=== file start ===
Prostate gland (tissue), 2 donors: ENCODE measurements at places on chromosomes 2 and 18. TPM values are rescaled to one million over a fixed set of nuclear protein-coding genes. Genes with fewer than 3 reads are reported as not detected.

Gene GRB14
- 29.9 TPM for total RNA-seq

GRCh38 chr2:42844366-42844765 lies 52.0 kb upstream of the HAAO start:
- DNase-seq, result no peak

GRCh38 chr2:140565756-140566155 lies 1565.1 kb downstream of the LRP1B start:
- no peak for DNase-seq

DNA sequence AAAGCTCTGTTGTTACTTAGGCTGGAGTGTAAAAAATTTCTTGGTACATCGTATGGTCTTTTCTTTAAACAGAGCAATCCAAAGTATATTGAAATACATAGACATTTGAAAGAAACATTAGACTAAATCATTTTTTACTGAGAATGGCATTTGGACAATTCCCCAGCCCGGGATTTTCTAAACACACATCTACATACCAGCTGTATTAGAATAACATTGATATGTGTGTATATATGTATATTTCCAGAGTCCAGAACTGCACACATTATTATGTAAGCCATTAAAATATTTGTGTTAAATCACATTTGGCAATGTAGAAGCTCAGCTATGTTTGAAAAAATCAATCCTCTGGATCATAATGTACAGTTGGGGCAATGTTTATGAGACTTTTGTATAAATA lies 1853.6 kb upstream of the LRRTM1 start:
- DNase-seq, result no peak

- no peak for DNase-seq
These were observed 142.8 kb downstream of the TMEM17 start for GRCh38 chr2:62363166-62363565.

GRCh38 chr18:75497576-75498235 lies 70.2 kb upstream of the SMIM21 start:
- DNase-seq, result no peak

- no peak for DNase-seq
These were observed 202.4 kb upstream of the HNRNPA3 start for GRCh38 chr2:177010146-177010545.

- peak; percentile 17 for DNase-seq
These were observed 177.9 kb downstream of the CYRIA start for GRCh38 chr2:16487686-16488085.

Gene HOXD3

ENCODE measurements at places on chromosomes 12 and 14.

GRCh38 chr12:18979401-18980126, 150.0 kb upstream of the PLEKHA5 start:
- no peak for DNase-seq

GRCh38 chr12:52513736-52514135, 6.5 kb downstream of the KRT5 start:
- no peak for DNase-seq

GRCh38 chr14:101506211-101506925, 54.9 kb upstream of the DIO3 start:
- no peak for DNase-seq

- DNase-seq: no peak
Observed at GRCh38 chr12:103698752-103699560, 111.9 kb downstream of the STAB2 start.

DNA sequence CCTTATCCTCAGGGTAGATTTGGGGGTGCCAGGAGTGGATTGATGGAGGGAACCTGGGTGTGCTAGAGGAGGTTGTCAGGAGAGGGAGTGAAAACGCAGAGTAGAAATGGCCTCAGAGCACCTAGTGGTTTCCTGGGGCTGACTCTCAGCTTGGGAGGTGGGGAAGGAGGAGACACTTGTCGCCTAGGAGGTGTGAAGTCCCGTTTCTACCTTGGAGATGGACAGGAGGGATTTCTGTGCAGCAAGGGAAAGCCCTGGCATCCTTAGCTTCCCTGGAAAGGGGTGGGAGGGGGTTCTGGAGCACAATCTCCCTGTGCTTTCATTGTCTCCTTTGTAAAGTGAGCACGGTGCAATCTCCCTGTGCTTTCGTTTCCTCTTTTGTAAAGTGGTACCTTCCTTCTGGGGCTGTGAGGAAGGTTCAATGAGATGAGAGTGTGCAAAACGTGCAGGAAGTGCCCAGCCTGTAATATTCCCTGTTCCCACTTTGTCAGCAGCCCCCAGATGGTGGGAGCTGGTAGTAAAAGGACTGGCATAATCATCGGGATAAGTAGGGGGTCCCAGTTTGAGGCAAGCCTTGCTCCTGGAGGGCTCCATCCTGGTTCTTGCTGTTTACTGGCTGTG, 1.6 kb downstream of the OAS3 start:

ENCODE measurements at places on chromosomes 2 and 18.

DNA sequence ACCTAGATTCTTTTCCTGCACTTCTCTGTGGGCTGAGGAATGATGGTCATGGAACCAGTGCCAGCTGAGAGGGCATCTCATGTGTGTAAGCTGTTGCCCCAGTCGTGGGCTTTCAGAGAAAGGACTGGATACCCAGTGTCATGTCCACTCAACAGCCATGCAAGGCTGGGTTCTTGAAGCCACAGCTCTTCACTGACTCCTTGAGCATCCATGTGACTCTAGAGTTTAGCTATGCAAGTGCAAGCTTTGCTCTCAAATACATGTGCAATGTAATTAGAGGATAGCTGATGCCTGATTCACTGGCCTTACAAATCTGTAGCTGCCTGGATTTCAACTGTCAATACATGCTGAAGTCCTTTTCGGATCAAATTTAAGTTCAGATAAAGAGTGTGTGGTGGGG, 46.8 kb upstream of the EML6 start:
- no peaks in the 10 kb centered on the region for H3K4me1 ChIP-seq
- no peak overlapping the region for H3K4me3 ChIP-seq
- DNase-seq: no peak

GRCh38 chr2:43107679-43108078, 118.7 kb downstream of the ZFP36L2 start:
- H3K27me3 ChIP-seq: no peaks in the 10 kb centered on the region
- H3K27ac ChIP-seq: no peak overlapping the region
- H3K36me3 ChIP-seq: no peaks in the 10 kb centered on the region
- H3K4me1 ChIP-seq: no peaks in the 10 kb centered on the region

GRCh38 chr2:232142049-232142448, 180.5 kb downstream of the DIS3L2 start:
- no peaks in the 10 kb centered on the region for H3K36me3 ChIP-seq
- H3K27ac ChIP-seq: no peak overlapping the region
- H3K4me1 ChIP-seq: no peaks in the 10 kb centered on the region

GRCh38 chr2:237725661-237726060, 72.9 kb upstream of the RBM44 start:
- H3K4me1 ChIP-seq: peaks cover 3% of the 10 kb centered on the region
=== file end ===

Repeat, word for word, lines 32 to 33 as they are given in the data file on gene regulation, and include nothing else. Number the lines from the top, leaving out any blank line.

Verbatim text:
- no peak overlapping the region for H3K4me3 ChIP-seq
- DNase-seq: no peak